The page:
A Jackson County Sheriff's Office patrol car pulls out of the Veterans Affairs facility in White City following Thursday's shooting. [Mail Tribune / Jamie Lusch]

'I didn't take him there to get shot'

The combative man shot by police at the Department of Veterans Affairs' clinics in White City was an Army veteran who'd sought help for paranoid delusions, his family says.

Gilbert Matthew "Matt" Negrete, 34, is recovering from a serious, but not life-threatening, gunshot wound to the upper chest after he allegedly wielded a knife at the Southern Oregon Rehabilitation Center and Clinics admissions office, according to new information released Friday by the Jackson County Sheriff's Office.

Matt Negrete's father, Gilbert, said he drove his son to the clinic Thursday morning. It was an attempt to get his son treatment for paranoid delusions that led him to believe he was being monitored and watched.

“We've been trying to get him in there forever,” Gilbert Negrete said. “I got him there, and I didn't think that was going to happen.

 “I didn’t take him there to get shot.”

At about 8 a.m. Thursday, Matt Negrete entered the SORCC admissions building in an "agitated state" and began causing a disturbance, the sheriff's office said in a release. He was making paranoid and incoherent statements, it said, contradicting earlier news reports that said he was criticizing VA policies and healthcare.

Negrete got into an altercation with a staff member at the clinic and brandished a knife. Staff and VA police officers said they attempted to calm Matt for several minutes.

His father described the knife as a paring knife.

“It’s a tiny little knife, but I’m sure to them it looked huge,” he said.

Matt Negrete's estranged wife, Alyss Maio, said in a telephone interview Friday that "he wasn't like this before he deployed." Her husband's mental health problems first manifested after he returned from a 2009 Iraq tour and a 2011 Afghanistan tour with the Army's 10th Mountain Division in Fort Drum, New York, she said. He'd served as a helicopter electrician, diagnostician and technician before his honorable discharge, she said.

"Within 30 days of his coming home, it was very clear he had changed," she said.

Negrete started drinking more and harbored "a lot of anger" he wouldn't discuss, according to Maio, who has three children with him. His problems ebbed and flowed after he was honorably discharged.

Although he wasn't the same, he functioned at his best in 2013 working for Boise Cascade, she said. His progress unraveled in fall 2015, after he lost his job following an altercation with his supervisor.

By January 2016, Negrete tried to get help at the VA SORCC for suicidal thoughts, among other mental health problems, she said. No one knew that he was self-medicating with drugs and alcohol at the time, she said.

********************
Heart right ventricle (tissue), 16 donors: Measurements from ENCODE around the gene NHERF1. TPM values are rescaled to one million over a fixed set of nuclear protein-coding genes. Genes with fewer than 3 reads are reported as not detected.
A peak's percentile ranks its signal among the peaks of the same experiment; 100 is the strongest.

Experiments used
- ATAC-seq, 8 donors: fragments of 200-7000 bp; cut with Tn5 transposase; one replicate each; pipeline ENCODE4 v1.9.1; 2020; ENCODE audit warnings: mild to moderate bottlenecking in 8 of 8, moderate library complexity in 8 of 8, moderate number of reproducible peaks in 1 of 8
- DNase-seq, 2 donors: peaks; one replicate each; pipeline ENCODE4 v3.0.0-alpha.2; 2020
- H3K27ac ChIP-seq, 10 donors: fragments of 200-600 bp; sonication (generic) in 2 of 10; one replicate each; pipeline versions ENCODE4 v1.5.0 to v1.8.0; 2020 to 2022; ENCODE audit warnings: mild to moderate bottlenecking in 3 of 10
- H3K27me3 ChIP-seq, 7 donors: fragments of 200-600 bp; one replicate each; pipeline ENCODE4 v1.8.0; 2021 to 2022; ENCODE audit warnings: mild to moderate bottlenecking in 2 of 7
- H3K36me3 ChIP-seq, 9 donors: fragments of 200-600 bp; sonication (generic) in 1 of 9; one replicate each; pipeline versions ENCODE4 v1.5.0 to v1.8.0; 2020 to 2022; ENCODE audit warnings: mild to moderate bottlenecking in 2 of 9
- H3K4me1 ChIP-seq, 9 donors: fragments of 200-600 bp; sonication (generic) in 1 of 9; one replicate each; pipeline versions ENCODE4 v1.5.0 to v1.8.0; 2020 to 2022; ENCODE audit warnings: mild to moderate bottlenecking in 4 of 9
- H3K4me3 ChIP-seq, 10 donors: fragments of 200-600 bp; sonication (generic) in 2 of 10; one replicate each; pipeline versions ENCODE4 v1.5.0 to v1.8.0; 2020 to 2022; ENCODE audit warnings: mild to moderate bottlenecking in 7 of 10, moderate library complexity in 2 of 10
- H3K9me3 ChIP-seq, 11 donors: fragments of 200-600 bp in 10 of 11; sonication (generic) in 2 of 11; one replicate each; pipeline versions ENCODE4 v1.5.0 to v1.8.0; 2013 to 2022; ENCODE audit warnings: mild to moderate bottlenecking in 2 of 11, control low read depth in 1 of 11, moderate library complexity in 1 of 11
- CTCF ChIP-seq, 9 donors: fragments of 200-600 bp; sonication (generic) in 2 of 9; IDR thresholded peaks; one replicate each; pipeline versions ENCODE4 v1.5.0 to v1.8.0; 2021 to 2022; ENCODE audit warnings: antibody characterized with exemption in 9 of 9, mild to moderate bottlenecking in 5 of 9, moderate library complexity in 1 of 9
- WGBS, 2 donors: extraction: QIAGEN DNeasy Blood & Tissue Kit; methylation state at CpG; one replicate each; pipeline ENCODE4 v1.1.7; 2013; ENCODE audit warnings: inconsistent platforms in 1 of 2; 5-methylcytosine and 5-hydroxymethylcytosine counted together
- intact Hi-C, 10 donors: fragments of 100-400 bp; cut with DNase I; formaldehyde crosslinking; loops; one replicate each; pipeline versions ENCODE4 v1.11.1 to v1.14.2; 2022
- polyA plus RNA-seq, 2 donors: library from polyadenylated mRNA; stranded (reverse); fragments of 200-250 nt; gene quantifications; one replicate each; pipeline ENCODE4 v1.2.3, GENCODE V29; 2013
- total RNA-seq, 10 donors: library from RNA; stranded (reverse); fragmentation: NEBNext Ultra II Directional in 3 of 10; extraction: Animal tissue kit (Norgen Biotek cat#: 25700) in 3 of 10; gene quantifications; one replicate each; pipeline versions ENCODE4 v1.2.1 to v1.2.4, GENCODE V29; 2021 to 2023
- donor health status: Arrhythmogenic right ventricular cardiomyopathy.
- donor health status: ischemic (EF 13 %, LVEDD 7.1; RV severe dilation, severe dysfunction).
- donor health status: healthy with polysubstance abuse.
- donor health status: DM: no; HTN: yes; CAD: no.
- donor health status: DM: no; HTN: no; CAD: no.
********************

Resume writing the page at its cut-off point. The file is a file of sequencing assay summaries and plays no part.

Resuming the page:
"All they did was counseling," Maio said. "He basically fell through the cracks when his counselor left."

By June 2016, Maio said, she had to get away from her husband to protect herself and her three children. She remains legally married to him in part because she wanted to ensure her husband still had access to healthcare.

“We have our own issues in our marriage, but he’s not a monster,” she said. “He’s asked for help.”

Negrete had recent run-ins with police involving reckless and tumultuous behavior, according to police reports and court records.

He was convicted earlier this month of misdemeanor second-degree disorderly conduct following a September assault arrest in Central Point for punching a man in the nose who was trying to break up a bar fight.

According to a document filed by Central Point police in that case, Negrete told police the victim was "coming at him aggressively," but witnesses said he'd been walking around challenging people in the crowd.

On Tuesday night, Medford police arrested him on a felony elude and misdemeanor drunken driving charge after he allegedly fled police in a vehicle following reports that he threw objects at vehicles.

“It’s not against the law to be crazy so they didn’t take him in,” his father said. “It’s like a failure all the way around.”

Earlier Tuesday, Gilbert Negrete had tried to admit his son to the VA. Instead, his son was prescribed Zoloft, given a Thursday appointment and released.

On Thursday morning, Gilbert Negrete found himself being hustled out of a waiting room thick with pepper spray as he heard the shot. He said he knew exactly what had happened.

“I’m sure nobody wanted that to happen, and I’m sure nobody wanted to shoot my son,” he said. “I’m just surprised they couldn’t deal with him any better than that.”

After Matt Negrete was shot in the upper chest at about 8:29 a.m., officers and staff rendered aid until Mercy Flights and Jackson County Fire District 3 medics arrived on the scene.

He remains hospitalized at Asante Rogue Regional Medical Center in police custody. He is in fair condition, according to Asante spokeswoman Lauren Van Sickle. Upon his release from the hospital, according to the sheriff's office, he will be lodged in the Jackson County Jail on a felony charge of unlawful use of a weapon and misdemeanor charges of menacing, disorderly conduct and violating a restraining order.

The sheriff's office has not yet released the names of the VA police involved in the shooting.

— Reach reporter Nick Morgan at 541-776-4471 or Follow him on Twitter at @MTCrimeBeat.

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